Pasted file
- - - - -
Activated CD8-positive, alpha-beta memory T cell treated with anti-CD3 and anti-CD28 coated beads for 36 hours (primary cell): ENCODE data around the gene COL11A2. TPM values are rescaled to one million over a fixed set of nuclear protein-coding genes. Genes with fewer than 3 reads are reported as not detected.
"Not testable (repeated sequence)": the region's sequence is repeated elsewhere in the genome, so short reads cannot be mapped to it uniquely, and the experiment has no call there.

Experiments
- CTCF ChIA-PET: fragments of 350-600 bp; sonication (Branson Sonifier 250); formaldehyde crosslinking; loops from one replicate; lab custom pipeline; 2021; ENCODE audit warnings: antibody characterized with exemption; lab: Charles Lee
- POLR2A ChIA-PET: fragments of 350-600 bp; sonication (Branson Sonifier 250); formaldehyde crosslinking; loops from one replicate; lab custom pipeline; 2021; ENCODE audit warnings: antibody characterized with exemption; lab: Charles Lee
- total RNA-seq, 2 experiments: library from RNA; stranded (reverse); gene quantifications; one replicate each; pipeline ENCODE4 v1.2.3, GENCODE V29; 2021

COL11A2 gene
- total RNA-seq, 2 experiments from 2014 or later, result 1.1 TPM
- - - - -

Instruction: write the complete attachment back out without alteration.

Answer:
Activated CD8-positive, alpha-beta memory T cell treated with anti-CD3 and anti-CD28 coated beads for 36 hours (primary cell): ENCODE data around the gene COL11A2. TPM values are rescaled to one million over a fixed set of nuclear protein-coding genes. Genes with fewer than 3 reads are reported as not detected.
"Not testable (repeated sequence)": the region's sequence is repeated elsewhere in the genome, so short reads cannot be mapped to it uniquely, and the experiment has no call there.

Experiments
- CTCF ChIA-PET: fragments of 350-600 bp; sonication (Branson Sonifier 250); formaldehyde crosslinking; loops from one replicate; lab custom pipeline; 2021; ENCODE audit warnings: antibody characterized with exemption; lab: Charles Lee
- POLR2A ChIA-PET: fragments of 350-600 bp; sonication (Branson Sonifier 250); formaldehyde crosslinking; loops from one replicate; lab custom pipeline; 2021; ENCODE audit warnings: antibody characterized with exemption; lab: Charles Lee
- total RNA-seq, 2 experiments: library from RNA; stranded (reverse); gene quantifications; one replicate each; pipeline ENCODE4 v1.2.3, GENCODE V29; 2021

COL11A2 gene
- total RNA-seq, 2 experiments from 2014 or later, result 1.1 TPM